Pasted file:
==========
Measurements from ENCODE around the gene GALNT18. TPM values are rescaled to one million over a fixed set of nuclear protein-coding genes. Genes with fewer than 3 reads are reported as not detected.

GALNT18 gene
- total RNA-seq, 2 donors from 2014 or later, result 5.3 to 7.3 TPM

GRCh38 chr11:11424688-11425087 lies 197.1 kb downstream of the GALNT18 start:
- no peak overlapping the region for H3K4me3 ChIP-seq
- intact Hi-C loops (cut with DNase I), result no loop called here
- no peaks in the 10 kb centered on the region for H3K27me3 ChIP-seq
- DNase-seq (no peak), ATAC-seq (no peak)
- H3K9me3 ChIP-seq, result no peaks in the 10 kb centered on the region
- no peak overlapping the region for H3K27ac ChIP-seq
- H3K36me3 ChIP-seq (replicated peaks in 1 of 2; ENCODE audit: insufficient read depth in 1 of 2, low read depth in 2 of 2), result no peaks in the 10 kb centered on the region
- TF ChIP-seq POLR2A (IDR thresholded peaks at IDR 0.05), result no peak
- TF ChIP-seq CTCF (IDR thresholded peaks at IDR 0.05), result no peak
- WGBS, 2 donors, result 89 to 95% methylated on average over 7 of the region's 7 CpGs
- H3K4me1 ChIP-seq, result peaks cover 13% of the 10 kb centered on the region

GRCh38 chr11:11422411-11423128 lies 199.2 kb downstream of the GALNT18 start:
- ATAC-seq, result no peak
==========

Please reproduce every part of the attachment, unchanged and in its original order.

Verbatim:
Measurements from ENCODE around the gene GALNT18. TPM values are rescaled to one million over a fixed set of nuclear protein-coding genes. Genes with fewer than 3 reads are reported as not detected.

GALNT18 gene
- total RNA-seq, 2 donors from 2014 or later, result 5.3 to 7.3 TPM

GRCh38 chr11:11424688-11425087 lies 197.1 kb downstream of the GALNT18 start:
- no peak overlapping the region for H3K4me3 ChIP-seq
- intact Hi-C loops (cut with DNase I), result no loop called here
- no peaks in the 10 kb centered on the region for H3K27me3 ChIP-seq
- DNase-seq (no peak), ATAC-seq (no peak)
- H3K9me3 ChIP-seq, result no peaks in the 10 kb centered on the region
- no peak overlapping the region for H3K27ac ChIP-seq
- H3K36me3 ChIP-seq (replicated peaks in 1 of 2; ENCODE audit: insufficient read depth in 1 of 2, low read depth in 2 of 2), result no peaks in the 10 kb centered on the region
- TF ChIP-seq POLR2A (IDR thresholded peaks at IDR 0.05), result no peak
- TF ChIP-seq CTCF (IDR thresholded peaks at IDR 0.05), result no peak
- WGBS, 2 donors, result 89 to 95% methylated on average over 7 of the region's 7 CpGs
- H3K4me1 ChIP-seq, result peaks cover 13% of the 10 kb centered on the region

GRCh38 chr11:11422411-11423128 lies 199.2 kb downstream of the GALNT18 start:
- ATAC-seq, result no peak